Chesterton Tribune



NIPSCO says new automated meter reader not connected to residential fire in BH

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NIPSCO said that a new automated meter reader (AMR) installed on Saturday in a home in Burns Harbor had nothing to do with an electrical fire which occurred in the residence later in the day.

No one sustained fire-related injuries in the incident and damage was minimal, Fire Chief Bill Arney told the Chesterton Tribune after deadline on Wednesday.

At 4:16 p.m. Saturday, the BHFD was dispatched to the home at 331 Village Square, after a microwave apparently turned itself on and a cooking dish inside it overheated, filling the residence with a light haze of smoke, Arney said.

Investigators preliminarily determined that an electrical circuit in the wall initially shorted out, causing a short in the microwave which in turn activated the device, Arney said. What caused the short-circuit in the wall is not at the moment clear and Arney was scheduled to meet with insurance investigators today.

The only actual damage was to the microwave, Arney noted. Electrical service to the home was disconnected and a thermal imaging camera used to monitor heat levels in the wall. No overhaul was necessary. The BHFD cleared the scene at 5:51 p.m.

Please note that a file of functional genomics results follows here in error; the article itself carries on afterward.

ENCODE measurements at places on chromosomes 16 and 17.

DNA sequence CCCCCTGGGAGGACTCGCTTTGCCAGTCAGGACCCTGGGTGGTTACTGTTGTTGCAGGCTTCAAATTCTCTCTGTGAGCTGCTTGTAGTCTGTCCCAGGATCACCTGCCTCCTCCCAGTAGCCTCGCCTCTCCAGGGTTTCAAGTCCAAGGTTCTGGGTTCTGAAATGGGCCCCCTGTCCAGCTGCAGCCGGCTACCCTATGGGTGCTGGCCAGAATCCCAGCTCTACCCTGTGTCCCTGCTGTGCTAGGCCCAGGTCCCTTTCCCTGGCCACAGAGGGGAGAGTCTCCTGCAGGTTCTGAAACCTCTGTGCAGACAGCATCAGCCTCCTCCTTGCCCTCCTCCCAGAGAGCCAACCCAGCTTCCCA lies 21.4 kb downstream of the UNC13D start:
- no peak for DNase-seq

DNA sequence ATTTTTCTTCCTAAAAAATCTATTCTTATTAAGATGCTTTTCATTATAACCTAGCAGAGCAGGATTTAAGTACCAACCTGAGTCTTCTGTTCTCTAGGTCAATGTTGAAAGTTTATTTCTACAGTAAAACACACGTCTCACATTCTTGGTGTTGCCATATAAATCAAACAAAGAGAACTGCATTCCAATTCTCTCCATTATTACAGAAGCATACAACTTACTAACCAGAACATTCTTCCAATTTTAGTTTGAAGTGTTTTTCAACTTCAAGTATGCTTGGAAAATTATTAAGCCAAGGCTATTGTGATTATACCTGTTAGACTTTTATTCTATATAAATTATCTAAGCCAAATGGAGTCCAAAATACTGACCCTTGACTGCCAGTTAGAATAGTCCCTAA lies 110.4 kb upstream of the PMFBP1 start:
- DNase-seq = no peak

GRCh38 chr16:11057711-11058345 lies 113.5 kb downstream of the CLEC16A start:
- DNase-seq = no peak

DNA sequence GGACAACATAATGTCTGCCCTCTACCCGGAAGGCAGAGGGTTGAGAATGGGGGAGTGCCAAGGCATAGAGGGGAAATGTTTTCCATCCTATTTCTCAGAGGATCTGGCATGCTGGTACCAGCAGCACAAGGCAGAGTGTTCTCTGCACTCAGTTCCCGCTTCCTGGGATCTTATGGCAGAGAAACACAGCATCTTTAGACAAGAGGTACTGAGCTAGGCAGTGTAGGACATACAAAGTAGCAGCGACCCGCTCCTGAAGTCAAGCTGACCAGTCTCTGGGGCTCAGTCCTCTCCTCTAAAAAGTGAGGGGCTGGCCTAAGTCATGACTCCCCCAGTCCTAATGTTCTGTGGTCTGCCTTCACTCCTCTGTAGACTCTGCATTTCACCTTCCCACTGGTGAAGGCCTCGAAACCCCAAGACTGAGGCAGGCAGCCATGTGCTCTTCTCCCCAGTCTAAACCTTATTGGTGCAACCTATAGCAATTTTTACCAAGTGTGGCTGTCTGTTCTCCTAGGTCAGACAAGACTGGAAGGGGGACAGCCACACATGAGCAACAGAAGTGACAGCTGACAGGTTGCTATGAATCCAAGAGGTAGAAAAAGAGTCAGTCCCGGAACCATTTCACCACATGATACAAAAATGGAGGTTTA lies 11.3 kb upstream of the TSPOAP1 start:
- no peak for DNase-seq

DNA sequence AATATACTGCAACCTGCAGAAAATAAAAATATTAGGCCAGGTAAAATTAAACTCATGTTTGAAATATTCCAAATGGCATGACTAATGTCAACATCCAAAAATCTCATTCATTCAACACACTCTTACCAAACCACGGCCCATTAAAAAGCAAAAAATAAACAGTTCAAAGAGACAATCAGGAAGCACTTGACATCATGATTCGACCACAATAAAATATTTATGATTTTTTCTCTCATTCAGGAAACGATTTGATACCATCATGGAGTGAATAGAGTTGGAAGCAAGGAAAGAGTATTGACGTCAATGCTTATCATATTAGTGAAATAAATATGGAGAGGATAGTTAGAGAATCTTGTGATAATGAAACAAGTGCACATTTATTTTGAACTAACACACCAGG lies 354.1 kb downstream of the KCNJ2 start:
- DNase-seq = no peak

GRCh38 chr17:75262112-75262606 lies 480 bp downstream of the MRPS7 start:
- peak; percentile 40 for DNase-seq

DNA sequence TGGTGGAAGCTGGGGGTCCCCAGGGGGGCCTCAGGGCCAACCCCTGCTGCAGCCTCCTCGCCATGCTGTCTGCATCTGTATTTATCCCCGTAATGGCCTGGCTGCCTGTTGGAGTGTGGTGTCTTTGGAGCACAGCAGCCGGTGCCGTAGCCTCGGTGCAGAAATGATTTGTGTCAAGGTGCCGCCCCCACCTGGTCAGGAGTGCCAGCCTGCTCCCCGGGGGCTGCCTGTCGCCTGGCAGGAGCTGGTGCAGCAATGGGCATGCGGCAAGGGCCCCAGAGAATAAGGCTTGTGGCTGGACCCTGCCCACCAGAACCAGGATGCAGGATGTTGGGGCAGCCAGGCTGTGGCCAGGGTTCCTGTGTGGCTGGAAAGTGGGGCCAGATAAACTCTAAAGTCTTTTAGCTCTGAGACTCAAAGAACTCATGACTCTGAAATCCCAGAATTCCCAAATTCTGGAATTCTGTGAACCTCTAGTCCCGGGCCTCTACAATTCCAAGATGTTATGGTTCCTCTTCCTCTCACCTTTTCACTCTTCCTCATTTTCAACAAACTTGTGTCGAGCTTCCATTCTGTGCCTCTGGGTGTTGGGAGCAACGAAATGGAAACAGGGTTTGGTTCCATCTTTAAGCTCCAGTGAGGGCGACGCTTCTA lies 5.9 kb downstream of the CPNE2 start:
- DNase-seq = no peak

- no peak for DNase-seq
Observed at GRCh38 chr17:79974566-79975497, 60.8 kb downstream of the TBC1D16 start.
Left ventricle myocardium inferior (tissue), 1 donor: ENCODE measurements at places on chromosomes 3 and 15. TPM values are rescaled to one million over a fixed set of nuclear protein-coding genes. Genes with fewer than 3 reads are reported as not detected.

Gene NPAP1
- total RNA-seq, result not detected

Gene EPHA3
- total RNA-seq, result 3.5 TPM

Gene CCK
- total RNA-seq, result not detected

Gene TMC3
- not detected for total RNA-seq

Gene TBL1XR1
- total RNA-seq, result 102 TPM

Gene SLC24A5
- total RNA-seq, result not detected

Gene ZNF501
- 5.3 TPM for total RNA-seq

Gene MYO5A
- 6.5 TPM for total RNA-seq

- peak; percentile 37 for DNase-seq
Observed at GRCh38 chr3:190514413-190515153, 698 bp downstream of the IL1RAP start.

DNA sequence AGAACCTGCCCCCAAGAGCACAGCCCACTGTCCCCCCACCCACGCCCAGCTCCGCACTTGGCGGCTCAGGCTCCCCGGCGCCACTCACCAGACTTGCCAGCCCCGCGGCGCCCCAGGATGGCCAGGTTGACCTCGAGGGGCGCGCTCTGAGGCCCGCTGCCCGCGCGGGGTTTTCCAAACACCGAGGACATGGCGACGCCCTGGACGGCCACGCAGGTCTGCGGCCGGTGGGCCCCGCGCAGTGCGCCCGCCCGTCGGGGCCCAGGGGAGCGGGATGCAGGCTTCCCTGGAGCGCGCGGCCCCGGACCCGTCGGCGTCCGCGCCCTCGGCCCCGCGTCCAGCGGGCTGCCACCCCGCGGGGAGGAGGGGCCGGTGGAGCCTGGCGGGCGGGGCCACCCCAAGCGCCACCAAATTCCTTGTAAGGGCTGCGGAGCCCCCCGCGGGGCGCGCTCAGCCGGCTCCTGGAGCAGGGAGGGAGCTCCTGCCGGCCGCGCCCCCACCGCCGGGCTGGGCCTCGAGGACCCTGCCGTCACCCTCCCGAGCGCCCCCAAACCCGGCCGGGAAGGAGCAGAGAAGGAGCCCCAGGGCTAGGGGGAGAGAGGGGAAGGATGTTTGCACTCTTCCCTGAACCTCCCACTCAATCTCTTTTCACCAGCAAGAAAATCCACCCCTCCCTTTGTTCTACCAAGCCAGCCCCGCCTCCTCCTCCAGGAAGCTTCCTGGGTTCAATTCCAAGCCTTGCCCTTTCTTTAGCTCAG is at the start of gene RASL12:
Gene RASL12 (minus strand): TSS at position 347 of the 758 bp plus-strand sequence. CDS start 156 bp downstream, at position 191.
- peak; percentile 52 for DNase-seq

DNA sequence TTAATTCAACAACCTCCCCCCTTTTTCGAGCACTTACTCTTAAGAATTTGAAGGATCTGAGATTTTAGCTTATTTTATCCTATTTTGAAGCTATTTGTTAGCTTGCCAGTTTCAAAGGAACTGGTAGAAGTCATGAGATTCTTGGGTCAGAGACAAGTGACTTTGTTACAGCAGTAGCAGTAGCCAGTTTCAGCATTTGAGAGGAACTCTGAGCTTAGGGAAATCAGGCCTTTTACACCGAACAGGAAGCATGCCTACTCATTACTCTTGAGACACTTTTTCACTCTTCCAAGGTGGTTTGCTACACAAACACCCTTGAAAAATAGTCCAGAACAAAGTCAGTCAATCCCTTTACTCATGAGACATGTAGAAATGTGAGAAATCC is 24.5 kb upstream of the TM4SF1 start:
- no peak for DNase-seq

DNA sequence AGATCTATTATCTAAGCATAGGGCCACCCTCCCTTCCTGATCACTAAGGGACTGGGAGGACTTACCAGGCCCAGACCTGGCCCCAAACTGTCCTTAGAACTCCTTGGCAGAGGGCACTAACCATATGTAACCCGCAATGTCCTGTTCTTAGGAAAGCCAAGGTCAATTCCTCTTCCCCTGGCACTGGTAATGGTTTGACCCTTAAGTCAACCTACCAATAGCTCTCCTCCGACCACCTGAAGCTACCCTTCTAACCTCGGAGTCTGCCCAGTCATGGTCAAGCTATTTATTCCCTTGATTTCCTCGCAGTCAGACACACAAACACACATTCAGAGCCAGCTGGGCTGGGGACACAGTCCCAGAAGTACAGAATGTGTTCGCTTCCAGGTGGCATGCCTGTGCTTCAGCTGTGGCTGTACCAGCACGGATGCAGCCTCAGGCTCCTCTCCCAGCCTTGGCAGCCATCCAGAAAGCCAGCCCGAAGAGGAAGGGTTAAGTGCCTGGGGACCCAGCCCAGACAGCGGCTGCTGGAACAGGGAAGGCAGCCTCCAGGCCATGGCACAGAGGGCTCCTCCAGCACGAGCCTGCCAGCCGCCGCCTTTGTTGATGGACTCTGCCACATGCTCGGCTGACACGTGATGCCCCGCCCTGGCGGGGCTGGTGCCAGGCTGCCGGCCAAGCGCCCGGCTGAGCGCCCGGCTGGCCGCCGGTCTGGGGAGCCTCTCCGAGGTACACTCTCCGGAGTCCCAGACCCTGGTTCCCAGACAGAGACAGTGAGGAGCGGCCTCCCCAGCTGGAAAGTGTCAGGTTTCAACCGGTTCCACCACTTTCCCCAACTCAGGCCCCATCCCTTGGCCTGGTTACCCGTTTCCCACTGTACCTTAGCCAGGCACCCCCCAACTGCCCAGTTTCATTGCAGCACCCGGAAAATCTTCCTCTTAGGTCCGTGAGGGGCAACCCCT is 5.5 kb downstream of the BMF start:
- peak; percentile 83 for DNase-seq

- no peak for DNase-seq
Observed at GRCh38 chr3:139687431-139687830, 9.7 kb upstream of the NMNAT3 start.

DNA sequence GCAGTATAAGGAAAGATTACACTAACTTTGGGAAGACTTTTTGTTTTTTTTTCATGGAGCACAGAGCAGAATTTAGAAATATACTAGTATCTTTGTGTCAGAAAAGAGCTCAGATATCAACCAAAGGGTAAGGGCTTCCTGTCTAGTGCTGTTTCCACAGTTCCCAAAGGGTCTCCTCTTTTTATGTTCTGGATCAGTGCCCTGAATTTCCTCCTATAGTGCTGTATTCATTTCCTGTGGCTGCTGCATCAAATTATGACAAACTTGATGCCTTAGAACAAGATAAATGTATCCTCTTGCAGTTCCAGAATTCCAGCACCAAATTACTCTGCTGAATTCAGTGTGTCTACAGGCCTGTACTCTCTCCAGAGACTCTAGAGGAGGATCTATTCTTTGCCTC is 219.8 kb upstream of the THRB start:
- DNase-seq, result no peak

Meanwhile, Arney said, “NIPSCO pulled the meter and is running its own tests.” Arney added that he was under the impression that the NIPSCO crew on the scene was “concerned.”

NIPSCO spokesman Nick Meyer, however, told the Tribune today that it’s “standard procedure” to remove an electrical meter after a residential fire. And Meyer said that nothing indicates that the new AMR was in any way connected to the fire. “Based on our investigation, there is no causal evidence linking the fire to the meter reading device.”

“AMRs allow the utility to read several hundred meters in a fraction of the time it would take someone going door to door,” Meyer said. AMRs are now “standard throughout the country and water companies have been using them for years. They’re not new devices and they have a very good track record.”

“I can assure you we’ve not had any incidents,” Meyer emphasized. “We’ve not had a fire or any other problem.”

NIPSCO is currently installing the AMRs throughout its service territory and expects nearly 1 million of them to be in service by the end of 2014, Meyer added. The company is working with the International Brotherhood of Electrical Workers and a contractor to perform the installations.

Meyer noted that, besides the increased efficiency which AMRs accrue to NIPSCO, “they eliminate estimated bills, which are always a concern to the customer, and they increase people’s privacy. Readers will no longer need to walk through side yards or go into people’s basements. And it’s safer for our employees, who don’t have to worry any more about being bitten by dogs.”

Meyer added that AMRs should not be confused with so-called “smart two-way meters.” The only electrical component in the AMRs, he said, is that which enables the meter to record usage.



Posted 6/6/2013